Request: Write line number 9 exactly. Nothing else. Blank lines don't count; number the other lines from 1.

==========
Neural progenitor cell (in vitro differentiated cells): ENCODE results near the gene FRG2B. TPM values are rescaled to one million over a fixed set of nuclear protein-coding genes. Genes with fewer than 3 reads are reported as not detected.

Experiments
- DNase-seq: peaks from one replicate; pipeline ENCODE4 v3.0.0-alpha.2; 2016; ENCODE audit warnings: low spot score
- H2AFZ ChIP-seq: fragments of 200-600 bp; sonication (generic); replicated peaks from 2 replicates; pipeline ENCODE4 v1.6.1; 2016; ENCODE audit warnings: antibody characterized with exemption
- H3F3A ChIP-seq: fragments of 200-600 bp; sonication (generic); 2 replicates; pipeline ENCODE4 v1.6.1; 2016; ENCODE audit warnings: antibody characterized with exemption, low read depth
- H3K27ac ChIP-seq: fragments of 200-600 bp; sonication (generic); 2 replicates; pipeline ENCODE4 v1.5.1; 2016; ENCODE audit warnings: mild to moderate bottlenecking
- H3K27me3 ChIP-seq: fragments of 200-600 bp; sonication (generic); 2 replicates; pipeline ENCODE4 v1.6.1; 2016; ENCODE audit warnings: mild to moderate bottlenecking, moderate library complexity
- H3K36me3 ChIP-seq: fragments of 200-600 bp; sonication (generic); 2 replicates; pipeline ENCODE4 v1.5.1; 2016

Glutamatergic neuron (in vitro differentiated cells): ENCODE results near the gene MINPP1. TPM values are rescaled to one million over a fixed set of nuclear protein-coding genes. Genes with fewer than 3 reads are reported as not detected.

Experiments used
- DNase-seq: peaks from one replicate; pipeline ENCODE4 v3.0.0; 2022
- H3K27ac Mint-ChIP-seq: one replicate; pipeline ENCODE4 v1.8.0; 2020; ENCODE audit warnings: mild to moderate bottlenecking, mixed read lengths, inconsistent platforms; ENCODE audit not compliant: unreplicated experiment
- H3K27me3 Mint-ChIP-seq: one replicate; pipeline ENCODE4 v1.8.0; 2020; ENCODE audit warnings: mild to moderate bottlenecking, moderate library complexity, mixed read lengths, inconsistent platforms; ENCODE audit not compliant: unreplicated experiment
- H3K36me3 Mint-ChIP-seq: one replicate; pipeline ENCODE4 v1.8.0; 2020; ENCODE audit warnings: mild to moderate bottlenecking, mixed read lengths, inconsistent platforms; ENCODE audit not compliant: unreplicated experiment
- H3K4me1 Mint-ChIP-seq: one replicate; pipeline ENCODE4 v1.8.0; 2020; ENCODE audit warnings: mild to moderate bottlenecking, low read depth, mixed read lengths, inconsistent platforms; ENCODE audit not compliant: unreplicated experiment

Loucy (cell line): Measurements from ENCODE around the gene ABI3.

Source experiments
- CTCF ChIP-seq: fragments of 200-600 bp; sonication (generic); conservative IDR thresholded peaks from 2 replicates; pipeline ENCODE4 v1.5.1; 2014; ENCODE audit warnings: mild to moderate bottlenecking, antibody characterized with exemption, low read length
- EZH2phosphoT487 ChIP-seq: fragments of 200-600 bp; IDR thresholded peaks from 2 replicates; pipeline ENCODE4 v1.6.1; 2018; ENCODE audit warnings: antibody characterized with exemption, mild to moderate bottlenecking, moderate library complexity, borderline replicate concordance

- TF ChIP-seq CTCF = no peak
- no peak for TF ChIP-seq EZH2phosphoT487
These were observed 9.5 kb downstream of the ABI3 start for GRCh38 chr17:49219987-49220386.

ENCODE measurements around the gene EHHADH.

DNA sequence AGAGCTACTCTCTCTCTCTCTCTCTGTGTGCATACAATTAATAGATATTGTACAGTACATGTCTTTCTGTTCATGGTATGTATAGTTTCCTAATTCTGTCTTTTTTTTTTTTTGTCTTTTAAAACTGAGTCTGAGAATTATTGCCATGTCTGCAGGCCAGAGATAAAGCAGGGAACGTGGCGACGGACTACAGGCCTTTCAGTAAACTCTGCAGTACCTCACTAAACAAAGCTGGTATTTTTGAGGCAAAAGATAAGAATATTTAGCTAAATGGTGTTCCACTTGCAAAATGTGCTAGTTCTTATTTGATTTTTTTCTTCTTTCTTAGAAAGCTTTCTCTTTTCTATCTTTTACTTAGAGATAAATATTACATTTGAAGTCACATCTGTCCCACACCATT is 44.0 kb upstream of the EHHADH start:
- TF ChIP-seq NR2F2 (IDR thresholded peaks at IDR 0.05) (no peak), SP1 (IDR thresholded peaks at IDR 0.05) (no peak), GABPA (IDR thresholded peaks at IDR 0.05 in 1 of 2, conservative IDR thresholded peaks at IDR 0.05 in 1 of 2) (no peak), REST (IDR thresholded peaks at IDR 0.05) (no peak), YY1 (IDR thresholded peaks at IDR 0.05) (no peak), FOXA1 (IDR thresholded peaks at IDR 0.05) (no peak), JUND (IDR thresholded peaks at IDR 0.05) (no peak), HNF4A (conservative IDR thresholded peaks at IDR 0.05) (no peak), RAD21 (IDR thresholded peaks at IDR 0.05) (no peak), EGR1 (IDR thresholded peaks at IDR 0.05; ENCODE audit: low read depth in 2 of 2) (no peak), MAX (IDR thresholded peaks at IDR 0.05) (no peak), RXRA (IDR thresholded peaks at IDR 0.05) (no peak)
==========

Glutamatergic neuron (in vitro differentiated cells): ENCODE results near the gene MINPP1. TPM values are rescaled to one million over a fixed set of nuclear protein-coding genes. Genes with fewer than 3 reads are reported as not detected.